. Furthermore, politics is not necessarily about "opposing" people, either. Being in a different party should not have created a problem for Alhaji Fuseini's consanguineous ties to his 'brothers'. But even when it becomes necessary to oppose ideas and policies, the intention should not be to oppose for its sake. Opposition is not a personal act directed against any particular persons. Let's say, hypothetically, that my brother and I are in different parties that both want to dig a trench to carry waste water away from our village. I may want to dig the trench with 20 people using pickaxes and hoes, so that I would create jobs for my village folks. My brother and his party may want to use more powerful and modern earth-moving tools to dig the trench so that the job would not be as labour-intensive as the method I prescribe. But in doing so, my brother would put about 18 people out of work; plus it may cost our village a fortune to get the job done. But it would be accomplished much faster. So our parties argue over the cost-benefit aspects of these two approaches, weighing their merits and de-merits, while trying to win a following for our respective causes. All other things being equal, one of the parties would prevail at the end of the day. Sometimes, there is even a compromise situation in which the salient features of each approach are incorporated into the plan to dig the trench. This should not divide us as brothers, because all we have done is to get the best plan for our village in digging a trench.
However, the way we view politics in Africa, and what we expect from it, is what engenders so much needless antagonism and unnecessary polarisation in our politics. We believe wrongly that in politics the winner takes all, and that a party in opposition is there to call for the blood of the ruling party, and plot its destruction. Not only that, but we give politics a bad name when our ruling parties view the opposition with such jaundiced minds as if they are not partners in the collective task of nation-building. But the contrary should be the case. Opposition exists to keep the government on its feet and to act as a bulwark against those forces that erode the foundations of democracy. Opposition also offers alternative perspectives on how our people should be governed, and gives the electorate a choice to fall on should they feel dissatisfied with the performance of the government in power. We should be able to offer political opposition without making 'enemies' of one another. In the Third Republic, one of the Members of Parliament was a PNP woman whose husband was a PFP activist. I am told that, naturally, they had their divisions every now and then; but on the whole they succeeded in dwelling cheek by jowl every day of their married lives as political opponents. If a married couple could be active members of different parties -- two people who share the same bed, and for that matter their whole lives -- B.A. Fuseini's excuse that he couldn't afford to be in a different party from his brothers, is as lame as it is insincere. When all is said and done his main reason for leaving the NPP and coming back is not as he has said that, "..some of them joined the NDC in 1982 hoping that the party would improve the lot of Northerners." When all the hypocricy and smooth talk are stripped away, B.A. Fuseini's real intentions come down to this: In 1992, given the sheer strength of the NDC, the chances of the NPP dislodging the NDC from power were very slim. As a quick thinker, he quickly crossed over to the greener side of the fence because, like many of us, he wanted to be on the side of the bread which has the butter. Ten years on, after the NDC's fall from power, he realises that he should be wiser and do his thing again.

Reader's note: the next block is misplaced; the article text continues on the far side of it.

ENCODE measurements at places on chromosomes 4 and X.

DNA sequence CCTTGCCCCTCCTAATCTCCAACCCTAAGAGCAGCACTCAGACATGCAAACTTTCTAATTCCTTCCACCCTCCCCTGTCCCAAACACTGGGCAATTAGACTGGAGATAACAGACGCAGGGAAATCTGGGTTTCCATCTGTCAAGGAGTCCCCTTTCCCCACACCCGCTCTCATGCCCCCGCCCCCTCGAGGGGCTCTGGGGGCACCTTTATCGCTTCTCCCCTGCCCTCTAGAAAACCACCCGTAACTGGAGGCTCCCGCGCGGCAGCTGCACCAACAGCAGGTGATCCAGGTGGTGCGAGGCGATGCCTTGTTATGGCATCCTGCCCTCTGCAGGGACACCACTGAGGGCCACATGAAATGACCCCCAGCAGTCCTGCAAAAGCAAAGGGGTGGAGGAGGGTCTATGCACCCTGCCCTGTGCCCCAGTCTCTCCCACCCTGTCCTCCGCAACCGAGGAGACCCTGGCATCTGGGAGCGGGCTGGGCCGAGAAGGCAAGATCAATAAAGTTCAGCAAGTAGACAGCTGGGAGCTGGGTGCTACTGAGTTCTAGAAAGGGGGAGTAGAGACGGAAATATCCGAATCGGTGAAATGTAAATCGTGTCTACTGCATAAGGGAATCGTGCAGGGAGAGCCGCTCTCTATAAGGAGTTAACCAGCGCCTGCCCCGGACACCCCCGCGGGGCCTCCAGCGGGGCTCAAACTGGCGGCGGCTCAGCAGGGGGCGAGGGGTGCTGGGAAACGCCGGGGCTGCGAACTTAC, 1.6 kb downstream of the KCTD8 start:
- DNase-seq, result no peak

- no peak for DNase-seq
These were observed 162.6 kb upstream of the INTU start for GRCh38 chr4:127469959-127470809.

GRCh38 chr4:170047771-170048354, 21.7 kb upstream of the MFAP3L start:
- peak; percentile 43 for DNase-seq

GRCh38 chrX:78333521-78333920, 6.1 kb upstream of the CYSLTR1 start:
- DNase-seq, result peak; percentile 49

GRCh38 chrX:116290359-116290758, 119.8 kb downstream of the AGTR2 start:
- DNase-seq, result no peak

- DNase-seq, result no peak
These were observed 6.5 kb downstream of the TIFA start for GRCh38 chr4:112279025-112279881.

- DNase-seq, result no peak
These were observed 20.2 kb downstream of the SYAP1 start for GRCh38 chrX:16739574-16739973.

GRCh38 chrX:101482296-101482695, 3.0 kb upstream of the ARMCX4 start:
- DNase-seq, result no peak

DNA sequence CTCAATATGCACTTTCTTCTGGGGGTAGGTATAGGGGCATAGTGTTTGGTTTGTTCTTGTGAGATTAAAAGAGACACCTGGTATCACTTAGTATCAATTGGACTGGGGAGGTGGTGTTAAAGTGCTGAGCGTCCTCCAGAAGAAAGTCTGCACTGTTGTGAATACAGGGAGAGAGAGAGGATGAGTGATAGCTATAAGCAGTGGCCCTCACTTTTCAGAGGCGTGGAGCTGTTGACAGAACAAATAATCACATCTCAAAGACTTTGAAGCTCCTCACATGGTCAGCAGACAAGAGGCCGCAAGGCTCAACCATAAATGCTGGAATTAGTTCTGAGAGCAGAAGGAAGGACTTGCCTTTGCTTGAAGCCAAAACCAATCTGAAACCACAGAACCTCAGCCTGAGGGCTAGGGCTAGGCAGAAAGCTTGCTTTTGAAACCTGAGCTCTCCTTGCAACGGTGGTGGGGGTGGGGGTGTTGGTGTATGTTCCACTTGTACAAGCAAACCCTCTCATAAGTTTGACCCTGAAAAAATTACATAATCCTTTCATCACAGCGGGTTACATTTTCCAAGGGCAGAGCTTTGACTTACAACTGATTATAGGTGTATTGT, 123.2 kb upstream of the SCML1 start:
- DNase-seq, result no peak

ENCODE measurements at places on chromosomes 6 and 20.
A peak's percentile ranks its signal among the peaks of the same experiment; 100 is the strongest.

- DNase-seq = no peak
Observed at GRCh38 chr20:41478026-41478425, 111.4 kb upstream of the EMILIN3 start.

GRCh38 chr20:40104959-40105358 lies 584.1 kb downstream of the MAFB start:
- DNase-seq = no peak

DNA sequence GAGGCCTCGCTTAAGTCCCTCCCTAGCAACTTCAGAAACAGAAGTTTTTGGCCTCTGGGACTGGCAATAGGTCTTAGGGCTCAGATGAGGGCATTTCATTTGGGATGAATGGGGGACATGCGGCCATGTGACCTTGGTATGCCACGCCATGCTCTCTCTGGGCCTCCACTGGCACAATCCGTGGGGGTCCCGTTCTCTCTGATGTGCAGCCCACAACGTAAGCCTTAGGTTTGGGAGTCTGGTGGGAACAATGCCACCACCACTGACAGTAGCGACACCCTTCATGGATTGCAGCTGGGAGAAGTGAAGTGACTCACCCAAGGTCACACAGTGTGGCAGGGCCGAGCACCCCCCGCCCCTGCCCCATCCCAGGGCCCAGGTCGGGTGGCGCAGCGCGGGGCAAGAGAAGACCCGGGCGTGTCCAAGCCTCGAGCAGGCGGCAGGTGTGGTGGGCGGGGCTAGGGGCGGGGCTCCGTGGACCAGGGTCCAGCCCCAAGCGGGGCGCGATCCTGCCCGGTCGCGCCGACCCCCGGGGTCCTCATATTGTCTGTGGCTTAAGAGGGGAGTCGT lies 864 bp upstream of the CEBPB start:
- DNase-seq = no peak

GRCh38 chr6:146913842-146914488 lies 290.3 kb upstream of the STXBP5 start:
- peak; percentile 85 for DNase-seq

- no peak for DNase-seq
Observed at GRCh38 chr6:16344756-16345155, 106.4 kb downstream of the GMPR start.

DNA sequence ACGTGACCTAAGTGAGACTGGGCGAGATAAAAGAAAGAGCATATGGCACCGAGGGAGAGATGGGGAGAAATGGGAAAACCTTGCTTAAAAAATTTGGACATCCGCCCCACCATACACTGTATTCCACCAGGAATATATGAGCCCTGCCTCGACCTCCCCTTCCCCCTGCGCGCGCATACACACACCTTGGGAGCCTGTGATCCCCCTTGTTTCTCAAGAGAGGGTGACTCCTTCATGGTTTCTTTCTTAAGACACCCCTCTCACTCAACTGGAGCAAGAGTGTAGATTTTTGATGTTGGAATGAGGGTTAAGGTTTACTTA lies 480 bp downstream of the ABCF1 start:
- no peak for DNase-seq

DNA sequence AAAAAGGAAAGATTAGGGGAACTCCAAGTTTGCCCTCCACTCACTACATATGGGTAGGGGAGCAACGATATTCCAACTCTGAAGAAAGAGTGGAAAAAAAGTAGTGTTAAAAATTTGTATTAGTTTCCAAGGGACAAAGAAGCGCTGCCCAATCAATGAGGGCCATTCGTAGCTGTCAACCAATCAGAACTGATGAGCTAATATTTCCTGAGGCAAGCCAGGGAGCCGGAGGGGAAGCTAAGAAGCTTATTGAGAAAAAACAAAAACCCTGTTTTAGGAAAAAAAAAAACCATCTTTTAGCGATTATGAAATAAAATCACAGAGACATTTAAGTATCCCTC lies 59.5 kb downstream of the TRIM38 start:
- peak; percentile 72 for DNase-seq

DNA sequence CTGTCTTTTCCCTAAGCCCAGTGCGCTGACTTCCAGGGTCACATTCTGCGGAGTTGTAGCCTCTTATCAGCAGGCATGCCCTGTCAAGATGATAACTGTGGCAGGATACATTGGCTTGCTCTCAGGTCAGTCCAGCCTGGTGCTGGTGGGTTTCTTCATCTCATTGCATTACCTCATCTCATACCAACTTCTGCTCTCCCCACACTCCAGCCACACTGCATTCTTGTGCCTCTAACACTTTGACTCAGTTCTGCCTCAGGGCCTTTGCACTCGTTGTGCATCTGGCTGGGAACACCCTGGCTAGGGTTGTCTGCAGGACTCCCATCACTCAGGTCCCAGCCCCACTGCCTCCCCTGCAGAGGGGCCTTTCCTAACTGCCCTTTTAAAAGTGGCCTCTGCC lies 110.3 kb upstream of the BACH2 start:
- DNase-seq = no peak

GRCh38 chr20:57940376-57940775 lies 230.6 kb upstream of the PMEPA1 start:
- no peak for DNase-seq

Anyway, B.A. Fusseini, the sons and daughters of the NPP would like to welcome you back to the party! Welcome back home! Like the prodigal son that you are, they have no choice but to take off your filthy rags and give you a thorough bath for contaminating yourself through your association with the NDC. But do know that through your unpredictable nature, you have squandered every iota of trust and faith that any of the members had in you. The NPP people don't care even if you were instrumental in starting the NPP. You are a traitor, and not many of them can trust you anymore. You are just biding your time to see how the next elections will go. Then, if the NPP loses the election you would do your thing again. But don't worry, Alhaji. We know why you are so fickle. It is all about bread and butter; it is all about survival. The game is called POLITICS OF THE STOMACH. B.K. Obeng-Diawuoh Bardstown, Kentucky, USA